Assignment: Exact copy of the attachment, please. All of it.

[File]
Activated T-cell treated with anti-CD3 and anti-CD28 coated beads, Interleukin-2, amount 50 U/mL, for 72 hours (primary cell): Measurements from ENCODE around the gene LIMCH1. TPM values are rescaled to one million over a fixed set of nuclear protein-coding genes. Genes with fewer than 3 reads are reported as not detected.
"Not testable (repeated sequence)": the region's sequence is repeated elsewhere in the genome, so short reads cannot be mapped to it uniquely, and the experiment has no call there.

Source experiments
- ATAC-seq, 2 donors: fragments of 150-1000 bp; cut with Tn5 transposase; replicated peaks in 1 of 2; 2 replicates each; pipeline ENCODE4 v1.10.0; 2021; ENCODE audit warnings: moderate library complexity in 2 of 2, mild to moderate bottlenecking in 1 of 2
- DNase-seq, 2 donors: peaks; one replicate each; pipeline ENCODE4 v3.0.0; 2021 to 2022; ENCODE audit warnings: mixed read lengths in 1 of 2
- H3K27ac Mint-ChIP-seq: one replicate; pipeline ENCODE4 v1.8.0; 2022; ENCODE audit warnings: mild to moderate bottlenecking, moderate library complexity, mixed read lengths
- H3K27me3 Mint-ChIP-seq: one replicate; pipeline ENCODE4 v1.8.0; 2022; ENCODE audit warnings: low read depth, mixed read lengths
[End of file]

Activated T-cell treated with anti-CD3 and anti-CD28 coated beads, Interleukin-2, amount 50 U/mL, for 72 hours (primary cell): Measurements from ENCODE around the gene LIMCH1. TPM values are rescaled to one million over a fixed set of nuclear protein-coding genes. Genes with fewer than 3 reads are reported as not detected.
"Not testable (repeated sequence)": the region's sequence is repeated elsewhere in the genome, so short reads cannot be mapped to it uniquely, and the experiment has no call there.

Source experiments
- ATAC-seq, 2 donors: fragments of 150-1000 bp; cut with Tn5 transposase; replicated peaks in 1 of 2; 2 replicates each; pipeline ENCODE4 v1.10.0; 2021; ENCODE audit warnings: moderate library complexity in 2 of 2, mild to moderate bottlenecking in 1 of 2
- DNase-seq, 2 donors: peaks; one replicate each; pipeline ENCODE4 v3.0.0; 2021 to 2022; ENCODE audit warnings: mixed read lengths in 1 of 2
- H3K27ac Mint-ChIP-seq: one replicate; pipeline ENCODE4 v1.8.0; 2022; ENCODE audit warnings: mild to moderate bottlenecking, moderate library complexity, mixed read lengths
- H3K27me3 Mint-ChIP-seq: one replicate; pipeline ENCODE4 v1.8.0; 2022; ENCODE audit warnings: low read depth, mixed read lengths